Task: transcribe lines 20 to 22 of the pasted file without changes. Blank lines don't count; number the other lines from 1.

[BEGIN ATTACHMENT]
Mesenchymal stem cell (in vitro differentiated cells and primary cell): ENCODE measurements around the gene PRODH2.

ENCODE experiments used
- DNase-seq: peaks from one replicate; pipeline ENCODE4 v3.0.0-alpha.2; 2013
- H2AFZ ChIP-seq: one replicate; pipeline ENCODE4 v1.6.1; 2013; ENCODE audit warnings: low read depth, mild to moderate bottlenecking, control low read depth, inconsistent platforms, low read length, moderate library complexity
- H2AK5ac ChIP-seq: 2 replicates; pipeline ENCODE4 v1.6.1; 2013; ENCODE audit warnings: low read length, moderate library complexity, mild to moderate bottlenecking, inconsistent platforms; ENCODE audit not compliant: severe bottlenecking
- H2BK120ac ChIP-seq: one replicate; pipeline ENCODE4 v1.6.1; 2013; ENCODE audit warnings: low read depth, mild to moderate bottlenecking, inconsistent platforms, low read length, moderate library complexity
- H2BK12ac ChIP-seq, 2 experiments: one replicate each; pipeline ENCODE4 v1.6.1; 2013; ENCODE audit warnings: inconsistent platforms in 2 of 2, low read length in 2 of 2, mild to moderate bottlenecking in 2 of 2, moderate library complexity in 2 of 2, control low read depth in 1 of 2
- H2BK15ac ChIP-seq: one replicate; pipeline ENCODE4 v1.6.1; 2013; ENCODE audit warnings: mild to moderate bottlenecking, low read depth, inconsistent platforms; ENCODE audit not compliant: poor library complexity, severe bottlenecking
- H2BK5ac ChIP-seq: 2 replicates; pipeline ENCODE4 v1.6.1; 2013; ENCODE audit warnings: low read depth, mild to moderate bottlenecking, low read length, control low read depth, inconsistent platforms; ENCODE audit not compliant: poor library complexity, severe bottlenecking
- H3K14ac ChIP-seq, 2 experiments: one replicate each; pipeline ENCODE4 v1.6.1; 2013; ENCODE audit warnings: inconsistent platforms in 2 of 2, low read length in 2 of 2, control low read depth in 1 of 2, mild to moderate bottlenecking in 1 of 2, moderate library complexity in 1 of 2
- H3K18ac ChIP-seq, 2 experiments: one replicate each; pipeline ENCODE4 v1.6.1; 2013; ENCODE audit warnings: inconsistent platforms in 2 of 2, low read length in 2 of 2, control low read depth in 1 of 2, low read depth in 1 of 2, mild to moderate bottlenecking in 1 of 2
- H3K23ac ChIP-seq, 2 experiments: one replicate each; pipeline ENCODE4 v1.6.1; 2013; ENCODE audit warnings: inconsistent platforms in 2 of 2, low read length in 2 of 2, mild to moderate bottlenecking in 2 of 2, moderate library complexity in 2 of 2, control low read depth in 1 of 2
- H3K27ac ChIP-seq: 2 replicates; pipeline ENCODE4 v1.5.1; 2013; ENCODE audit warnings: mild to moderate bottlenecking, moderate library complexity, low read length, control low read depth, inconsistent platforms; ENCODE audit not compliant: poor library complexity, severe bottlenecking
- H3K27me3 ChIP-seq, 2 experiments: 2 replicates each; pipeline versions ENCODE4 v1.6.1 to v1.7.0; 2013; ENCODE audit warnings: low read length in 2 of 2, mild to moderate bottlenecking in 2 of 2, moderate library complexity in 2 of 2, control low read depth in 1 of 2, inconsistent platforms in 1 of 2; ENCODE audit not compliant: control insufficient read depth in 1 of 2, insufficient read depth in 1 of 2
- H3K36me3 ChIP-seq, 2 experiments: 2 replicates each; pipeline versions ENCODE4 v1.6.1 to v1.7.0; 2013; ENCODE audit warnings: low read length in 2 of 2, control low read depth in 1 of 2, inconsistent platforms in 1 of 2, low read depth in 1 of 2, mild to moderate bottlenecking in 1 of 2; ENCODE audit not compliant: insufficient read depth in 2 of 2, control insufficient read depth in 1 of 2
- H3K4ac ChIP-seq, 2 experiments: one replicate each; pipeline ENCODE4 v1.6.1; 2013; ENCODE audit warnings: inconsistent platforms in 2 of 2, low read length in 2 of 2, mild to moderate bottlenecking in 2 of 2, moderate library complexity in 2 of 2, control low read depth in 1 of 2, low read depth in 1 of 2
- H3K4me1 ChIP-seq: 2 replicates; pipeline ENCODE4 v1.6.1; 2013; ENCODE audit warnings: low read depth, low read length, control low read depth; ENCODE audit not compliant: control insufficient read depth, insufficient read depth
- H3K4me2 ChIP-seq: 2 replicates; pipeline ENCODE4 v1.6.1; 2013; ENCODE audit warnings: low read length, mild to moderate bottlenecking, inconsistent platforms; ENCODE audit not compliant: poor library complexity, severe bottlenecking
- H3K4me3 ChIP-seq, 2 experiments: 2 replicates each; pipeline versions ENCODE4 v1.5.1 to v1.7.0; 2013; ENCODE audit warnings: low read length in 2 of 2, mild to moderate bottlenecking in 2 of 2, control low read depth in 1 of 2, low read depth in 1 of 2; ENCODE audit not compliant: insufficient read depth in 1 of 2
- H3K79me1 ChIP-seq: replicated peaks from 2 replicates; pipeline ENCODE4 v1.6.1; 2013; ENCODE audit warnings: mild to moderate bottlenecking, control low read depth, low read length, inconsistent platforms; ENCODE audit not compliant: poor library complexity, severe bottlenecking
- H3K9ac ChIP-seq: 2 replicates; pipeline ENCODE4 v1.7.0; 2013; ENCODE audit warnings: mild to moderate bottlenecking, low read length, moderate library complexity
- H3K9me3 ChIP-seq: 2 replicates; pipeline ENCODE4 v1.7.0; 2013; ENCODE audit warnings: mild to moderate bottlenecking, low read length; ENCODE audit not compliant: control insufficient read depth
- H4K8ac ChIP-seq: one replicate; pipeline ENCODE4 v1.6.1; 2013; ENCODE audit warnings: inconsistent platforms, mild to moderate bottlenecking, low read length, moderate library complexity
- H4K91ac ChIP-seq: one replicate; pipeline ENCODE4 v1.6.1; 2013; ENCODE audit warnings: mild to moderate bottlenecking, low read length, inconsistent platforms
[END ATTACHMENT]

- H3K79me1 ChIP-seq: replicated peaks from 2 replicates; pipeline ENCODE4 v1.6.1; 2013; ENCODE audit warnings: mild to moderate bottlenecking, control low read depth, low read length, inconsistent platforms; ENCODE audit not compliant: poor library complexity, severe bottlenecking
- H3K9ac ChIP-seq: 2 replicates; pipeline ENCODE4 v1.7.0; 2013; ENCODE audit warnings: mild to moderate bottlenecking, low read length, moderate library complexity
- H3K9me3 ChIP-seq: 2 replicates; pipeline ENCODE4 v1.7.0; 2013; ENCODE audit warnings: mild to moderate bottlenecking, low read length; ENCODE audit not compliant: control insufficient read depth